In an interview I conducted with Ms. Margaret G. Jackson (MA, RN, and Assistant Vice President and Chief Nursing Officer at Suny Downstate), she stated: "We at Suny Downstate are pushing aggressively towards 'Meaningful Use.' We would like to have the system interconnect with the other units, to make it more user friendly for other physicians to put their orders in, instead of coming down to the emergency room." Jackson also confirmed that "our objective for meaningful use is to improve quality, safety and efficiency of both doctors and nurses; we want patient and families engaged in the care given. We hope that this will improve care coordination and most importantly, ensure privacy and security for personal health information" (M. Jackson, personal interview, November 26, 2012).
To this end, Suny Downstate has hired Vickie Small, MS, RN, as the manager of nursing informatics who directs and oversees all technological development at Suny Downstate and all its affiliates. She has been with the hospital for 7 years and began her nursing career in the emergency room. She was also one of the key persons involved with the implementation of T-SYSTEM back in 2007, and was initially appointed to the role of project manager. Since that time she has been promoted to the managerial position throughout the adjustment period (V. Small, personal interview, November 26, 2012).
Throughout the interview with Ms. Small, she pointed out how challenging it was to get the staff on board, though today she is proud to see how far they have come. She noted that she was the direct link between the nurses and the T-SYSTEM team on-site to make sure the system was more nurse friendly. This "direct link" was important, as Ms. Small knew it was a system designed not by nurses but by emergency room doctors. Ms. Small also spoke about how most of the senior nurses found it very difficult to "let go" the papers and would hoard them in their lockers and chart on them and then put them in the chart. As stated by Ms. Small, "it was a difficult adjustment period, but we definitely made it."
Basic Needs Assessment
T-SYSTEM has been utilized at Suny Downstate Medical emergency department since 2007. The aim of its implementation is to facilitate better, safer patient care, boost workflow efficiencies and maximize revenues (T-SYSTEM, About Us, 2012). Since its implementation, the system has been upgraded three times to enhance communication and effective coordinated care among all multidisciplinary members involved. Members involved are nurse manager, assistant nurse manager, registered nurses, nursing assistants, physician assistants, nurse practitioners, unit clerks, pharmacy and the radiology department that includes X-ray, CT and MRI personnel.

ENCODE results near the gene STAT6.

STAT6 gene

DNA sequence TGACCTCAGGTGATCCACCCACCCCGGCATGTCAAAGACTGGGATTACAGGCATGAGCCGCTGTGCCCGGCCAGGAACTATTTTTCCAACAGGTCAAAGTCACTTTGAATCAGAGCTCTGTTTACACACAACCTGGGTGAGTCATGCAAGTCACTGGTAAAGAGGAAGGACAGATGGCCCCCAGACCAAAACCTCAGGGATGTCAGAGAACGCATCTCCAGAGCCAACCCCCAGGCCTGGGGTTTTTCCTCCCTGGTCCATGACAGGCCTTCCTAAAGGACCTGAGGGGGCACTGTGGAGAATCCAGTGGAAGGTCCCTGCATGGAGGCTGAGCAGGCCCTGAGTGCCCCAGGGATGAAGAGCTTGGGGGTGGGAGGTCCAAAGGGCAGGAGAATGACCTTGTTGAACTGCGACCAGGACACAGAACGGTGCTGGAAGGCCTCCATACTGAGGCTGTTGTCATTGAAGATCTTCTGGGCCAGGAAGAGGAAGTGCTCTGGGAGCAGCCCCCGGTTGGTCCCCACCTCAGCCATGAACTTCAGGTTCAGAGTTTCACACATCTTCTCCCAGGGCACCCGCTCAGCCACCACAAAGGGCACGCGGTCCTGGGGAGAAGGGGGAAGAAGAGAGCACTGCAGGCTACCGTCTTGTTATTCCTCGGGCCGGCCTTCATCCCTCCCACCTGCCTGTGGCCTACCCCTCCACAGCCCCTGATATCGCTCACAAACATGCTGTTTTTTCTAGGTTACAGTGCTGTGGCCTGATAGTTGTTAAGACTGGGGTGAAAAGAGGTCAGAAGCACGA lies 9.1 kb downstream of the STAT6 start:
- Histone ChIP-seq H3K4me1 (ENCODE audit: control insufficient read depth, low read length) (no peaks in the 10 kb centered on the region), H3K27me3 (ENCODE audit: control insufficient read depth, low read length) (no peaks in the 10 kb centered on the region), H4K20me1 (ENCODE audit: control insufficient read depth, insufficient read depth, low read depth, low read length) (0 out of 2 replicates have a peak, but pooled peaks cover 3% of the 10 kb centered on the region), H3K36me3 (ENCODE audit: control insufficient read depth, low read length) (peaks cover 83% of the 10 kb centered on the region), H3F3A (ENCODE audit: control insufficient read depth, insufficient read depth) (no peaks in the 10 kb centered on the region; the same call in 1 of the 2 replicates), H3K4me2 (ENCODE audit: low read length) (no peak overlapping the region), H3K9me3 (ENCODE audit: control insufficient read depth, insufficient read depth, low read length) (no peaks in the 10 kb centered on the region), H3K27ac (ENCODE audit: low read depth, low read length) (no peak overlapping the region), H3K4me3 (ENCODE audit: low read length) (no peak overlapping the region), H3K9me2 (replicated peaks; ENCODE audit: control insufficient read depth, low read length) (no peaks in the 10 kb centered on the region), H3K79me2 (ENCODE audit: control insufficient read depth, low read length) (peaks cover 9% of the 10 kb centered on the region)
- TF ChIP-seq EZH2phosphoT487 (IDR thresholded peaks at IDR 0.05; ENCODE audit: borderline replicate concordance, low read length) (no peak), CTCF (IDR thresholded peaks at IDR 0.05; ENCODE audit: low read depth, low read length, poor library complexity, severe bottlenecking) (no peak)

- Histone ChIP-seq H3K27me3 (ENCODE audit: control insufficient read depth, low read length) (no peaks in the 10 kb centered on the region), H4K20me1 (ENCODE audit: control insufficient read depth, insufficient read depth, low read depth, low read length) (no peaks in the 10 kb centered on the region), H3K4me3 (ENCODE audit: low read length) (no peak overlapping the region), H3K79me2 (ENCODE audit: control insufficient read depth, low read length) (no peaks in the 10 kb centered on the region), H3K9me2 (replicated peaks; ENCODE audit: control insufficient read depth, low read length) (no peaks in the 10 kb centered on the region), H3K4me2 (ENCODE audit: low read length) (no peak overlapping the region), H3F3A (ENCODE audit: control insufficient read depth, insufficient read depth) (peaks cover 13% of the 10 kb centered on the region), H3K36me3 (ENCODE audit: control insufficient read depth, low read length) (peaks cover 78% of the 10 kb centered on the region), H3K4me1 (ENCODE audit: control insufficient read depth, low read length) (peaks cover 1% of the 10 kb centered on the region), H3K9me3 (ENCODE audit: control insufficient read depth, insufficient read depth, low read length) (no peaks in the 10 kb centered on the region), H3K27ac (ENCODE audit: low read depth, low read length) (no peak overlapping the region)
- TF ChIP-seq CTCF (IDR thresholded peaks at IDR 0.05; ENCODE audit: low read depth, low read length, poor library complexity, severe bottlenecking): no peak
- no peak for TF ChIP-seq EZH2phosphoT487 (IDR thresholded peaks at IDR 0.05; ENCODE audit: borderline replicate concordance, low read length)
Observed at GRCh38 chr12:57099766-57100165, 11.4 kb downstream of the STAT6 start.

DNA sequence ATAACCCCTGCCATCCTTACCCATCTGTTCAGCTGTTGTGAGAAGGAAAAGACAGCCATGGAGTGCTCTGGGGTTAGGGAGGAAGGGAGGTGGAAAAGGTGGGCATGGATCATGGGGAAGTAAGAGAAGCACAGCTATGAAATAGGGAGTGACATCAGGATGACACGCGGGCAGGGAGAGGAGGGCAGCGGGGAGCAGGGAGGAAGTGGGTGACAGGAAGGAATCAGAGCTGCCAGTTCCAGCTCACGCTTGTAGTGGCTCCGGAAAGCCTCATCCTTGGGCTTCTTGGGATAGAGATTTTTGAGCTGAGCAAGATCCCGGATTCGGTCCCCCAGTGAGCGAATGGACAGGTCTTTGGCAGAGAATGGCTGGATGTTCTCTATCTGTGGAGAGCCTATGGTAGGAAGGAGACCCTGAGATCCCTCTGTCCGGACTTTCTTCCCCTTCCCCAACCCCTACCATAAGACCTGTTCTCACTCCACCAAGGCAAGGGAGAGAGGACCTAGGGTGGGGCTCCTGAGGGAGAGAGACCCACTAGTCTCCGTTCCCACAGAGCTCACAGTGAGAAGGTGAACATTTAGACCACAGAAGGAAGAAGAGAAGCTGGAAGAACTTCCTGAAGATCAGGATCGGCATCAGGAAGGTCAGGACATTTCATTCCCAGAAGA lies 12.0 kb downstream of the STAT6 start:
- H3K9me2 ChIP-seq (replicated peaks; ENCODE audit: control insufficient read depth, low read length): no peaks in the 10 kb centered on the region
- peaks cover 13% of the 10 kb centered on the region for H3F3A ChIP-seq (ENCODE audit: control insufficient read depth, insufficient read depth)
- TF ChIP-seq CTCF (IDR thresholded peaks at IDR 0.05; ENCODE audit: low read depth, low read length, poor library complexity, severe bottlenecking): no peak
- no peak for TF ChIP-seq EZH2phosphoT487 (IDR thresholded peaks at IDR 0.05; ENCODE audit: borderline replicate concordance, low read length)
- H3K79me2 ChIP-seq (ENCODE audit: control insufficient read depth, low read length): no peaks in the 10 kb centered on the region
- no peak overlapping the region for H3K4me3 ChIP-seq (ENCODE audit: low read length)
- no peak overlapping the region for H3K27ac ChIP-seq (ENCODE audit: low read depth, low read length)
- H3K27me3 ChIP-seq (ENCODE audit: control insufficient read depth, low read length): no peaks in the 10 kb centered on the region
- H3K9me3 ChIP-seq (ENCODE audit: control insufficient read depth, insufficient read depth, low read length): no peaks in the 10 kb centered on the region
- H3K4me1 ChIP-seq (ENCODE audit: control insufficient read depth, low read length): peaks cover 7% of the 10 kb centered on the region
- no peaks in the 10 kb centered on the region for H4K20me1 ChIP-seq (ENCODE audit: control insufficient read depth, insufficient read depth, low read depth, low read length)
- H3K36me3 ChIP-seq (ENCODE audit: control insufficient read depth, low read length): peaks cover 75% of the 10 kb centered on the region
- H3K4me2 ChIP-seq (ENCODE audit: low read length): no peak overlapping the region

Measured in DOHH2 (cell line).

The emergency room layout starts with one nurse tech/nurse assistant who is stationed outside in the waiting room just to take the vital signs of the patients before they enter the actual triage area. This nursing assistant has one Computer on Wheels (COW) assigned to him/her. Inside the triage area the nurse is assigned a desk top. The registrars have 3 desk tops and 1 desk top for the Pediatric registration personnel. The Fast track area holds a capacity of 11 patients, and has 2 desk tops for the doctors and 2 COWS for the physician assistants and 1 COW for the nurse.
Inside the Pediatric area which holds 11 patients, has 5 desk tops for the doctors, 3 COWS for nurses and 1 desk top for the pediatric triage nurse. In the adult section of the emergency room, which holds a capacity of 37 patients, and 45 on an extremely busy day, has two nursing stations. In Nursing Station B, there are 3 desk tops for physicians, 4 laptops (affixed to the counter tops to prevent theft) that are also for the doctors, 2 desk tops for the clerks, and 2 COWS for the charge nurse and the ambulance triage nurse. Furthermore, there is 1 COW for the resuscitation room nurse, 1 COW for the admitting nurse, and 5 more COWS for the rest of the nurses working in the assigned area of the emergency room. On the ramp of the ambulance bay area, there are also 5 other non-working COWS, which are, however, tested by the IT department frequently.
Initially, when the system was implemented, it was met with a lot of resistance from the nursing staff. Of course, with any new technology, it is typically the novice users that will emphasize stress and anxiety. At the time of implementation, many of the staff, especially the senior nurses, were not computer literate and were reluctant to use the computer as their primary mode of documentation. There were many questions and some nurses would become upset or angry as a result of not knowing where to find a certain piece of information to complete their documentation.
T-SYSTEM uses its own software and is PC based. Citrix is also used along with the system which is a software solution that enables the safety…